Three years ago, Gary Fresch had never ridden a horse. The owner of The Autobutler Inc., a home car-detailing service that he has operated on the Key for the past 27 years, kept it standard with horse-powered vehicles, instead.
But Saturday, Feb. 18, the Longboat resident will embark on his third, weeklong, cross-state ride with the Florida Cracker Trail Association. The 110-mile trip from Bradenton to Fort Pierce is completed by as many as 250 riders in six days, but this year he is only planning to ride 75 miles.
The Florida Cracker Trail ride celebrates and preserves the pioneer ways of Old Florida. Riders travel through private cattle ranches and Florida State Parks and have done it this way for the past 24 years. This ride marks its 25th anniversary.
Riders learn to experience “real Florida,” as Fresch puts it.
“Everyone thinks of Florida as beaches and palm trees, but what we see are cattle ranches … creeks, brush, ranch land (and) trees,” Fresch says.
The riders might not be roughing it with their catered meals, but they still hear coyotes at night when settling down in their tents. And catered meals can’t discount these serious cowboys and cowgirls; most own their own stables and cowboy hats, and spurs are part of their daily wear.
“They look like they ought to be wrestling cattle,” Fresch says.
Fresch doesn’t own his own horse. He rides Duke, a stubborn quarter-horse who, on his first Cracker ride, decided he didn’t want to go after riding only two miles and had to be driven to the night camp.
“He’s the kind of horse that says, ‘Why do I have to do this?’” Fresch says.
But Fresch trained Duke through perseverance and patience.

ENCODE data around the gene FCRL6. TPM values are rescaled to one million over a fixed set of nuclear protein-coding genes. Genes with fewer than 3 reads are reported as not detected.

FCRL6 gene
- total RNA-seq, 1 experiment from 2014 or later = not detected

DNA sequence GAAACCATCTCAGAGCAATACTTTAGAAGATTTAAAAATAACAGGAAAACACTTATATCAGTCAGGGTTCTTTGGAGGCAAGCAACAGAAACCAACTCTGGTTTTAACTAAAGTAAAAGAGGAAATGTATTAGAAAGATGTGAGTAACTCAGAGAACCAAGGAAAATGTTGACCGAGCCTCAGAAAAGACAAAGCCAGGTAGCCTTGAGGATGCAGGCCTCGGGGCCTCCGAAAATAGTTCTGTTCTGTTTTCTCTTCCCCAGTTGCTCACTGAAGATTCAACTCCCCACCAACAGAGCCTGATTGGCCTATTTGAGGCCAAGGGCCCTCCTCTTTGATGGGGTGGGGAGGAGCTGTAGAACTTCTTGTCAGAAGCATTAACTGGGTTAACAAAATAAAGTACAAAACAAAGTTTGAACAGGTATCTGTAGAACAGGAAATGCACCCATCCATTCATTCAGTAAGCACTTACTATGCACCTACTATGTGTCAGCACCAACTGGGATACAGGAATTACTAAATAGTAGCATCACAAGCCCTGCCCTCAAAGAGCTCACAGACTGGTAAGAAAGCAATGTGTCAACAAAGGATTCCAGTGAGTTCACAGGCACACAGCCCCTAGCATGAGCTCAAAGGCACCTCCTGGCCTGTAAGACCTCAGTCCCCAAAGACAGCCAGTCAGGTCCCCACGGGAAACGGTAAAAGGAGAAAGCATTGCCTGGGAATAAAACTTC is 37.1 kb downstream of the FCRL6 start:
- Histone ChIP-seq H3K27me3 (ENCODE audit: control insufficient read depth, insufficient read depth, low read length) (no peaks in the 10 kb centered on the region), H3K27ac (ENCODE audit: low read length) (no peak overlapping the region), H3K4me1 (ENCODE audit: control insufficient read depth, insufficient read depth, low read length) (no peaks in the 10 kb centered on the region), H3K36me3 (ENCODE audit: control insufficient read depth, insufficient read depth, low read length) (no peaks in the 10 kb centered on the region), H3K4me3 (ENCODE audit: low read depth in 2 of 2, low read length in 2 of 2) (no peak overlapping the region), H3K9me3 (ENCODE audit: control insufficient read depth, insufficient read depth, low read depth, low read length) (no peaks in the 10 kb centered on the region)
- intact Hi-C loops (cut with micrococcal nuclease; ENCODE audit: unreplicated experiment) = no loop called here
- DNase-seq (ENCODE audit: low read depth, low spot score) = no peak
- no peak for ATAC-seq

In the off-season, Fresch found himself with a few days a week with time that needed to be filled. He looked into volunteering and found Sixteen Hands Horse Sanctuary and thought it would be a good place to help out. It’s a nonprofit sanctuary in Myakka City, where 25 orphaned, abused, abandoned and neglected horses reside.
Duke came from a back-yard breeding program.
“He was a skinny bag of bones (when we found him),” says Robin Cain, founder of Sixteen Hands Horse Sanctuary. “I had to purchase him to get him away (from the owners).”
Fresch started doing everything from building fences, mucking and grooming to feeding and scooping poop.
“He’s one of the most dedicated volunteers I have ever had,” Cain says.
Once volunteers prove they are going to stick around, they earn the training and riding rights. After a dedicated six months of volunteering for three-and-a-half days a week, for up to 10 hours a day, he earned it.
Cain thought the Cracker trail ride seemed like a great opportunity for both his horse and him. They’ve taken the ride together every year since.
Fresch doesn’t just work the stables and train the horses. He started what he calls “Horse Cents” at his company. It’s a voluntary donation of 50 cents per car wash.
“My clients have been extremely receptive to this and in supporting the sanctuary,” he says. He’s raised about $3,600 in three years.
This year, the Cracker ride is a ride-a-thon fundraiser for Sixteen Hands Sanctuary, which needs $50,000 annually to operate the 23-acre facility. They are asking for pledges per mile.
If you want to help, call Cain 228-5441 or visit www.sixteenhandshorsesanctuary.org.
BY THE NUMBERS
6 – Days the Cracker ride takes
20 – miles averaged per day
8 – maximum hours spent in a saddle
110 – miles traveled by a horse across Florida
25 – years the ride has taken place
5 – counties the riders go through
27 – years Gary Fresch has owned and operated The Autobutler on Longboat Key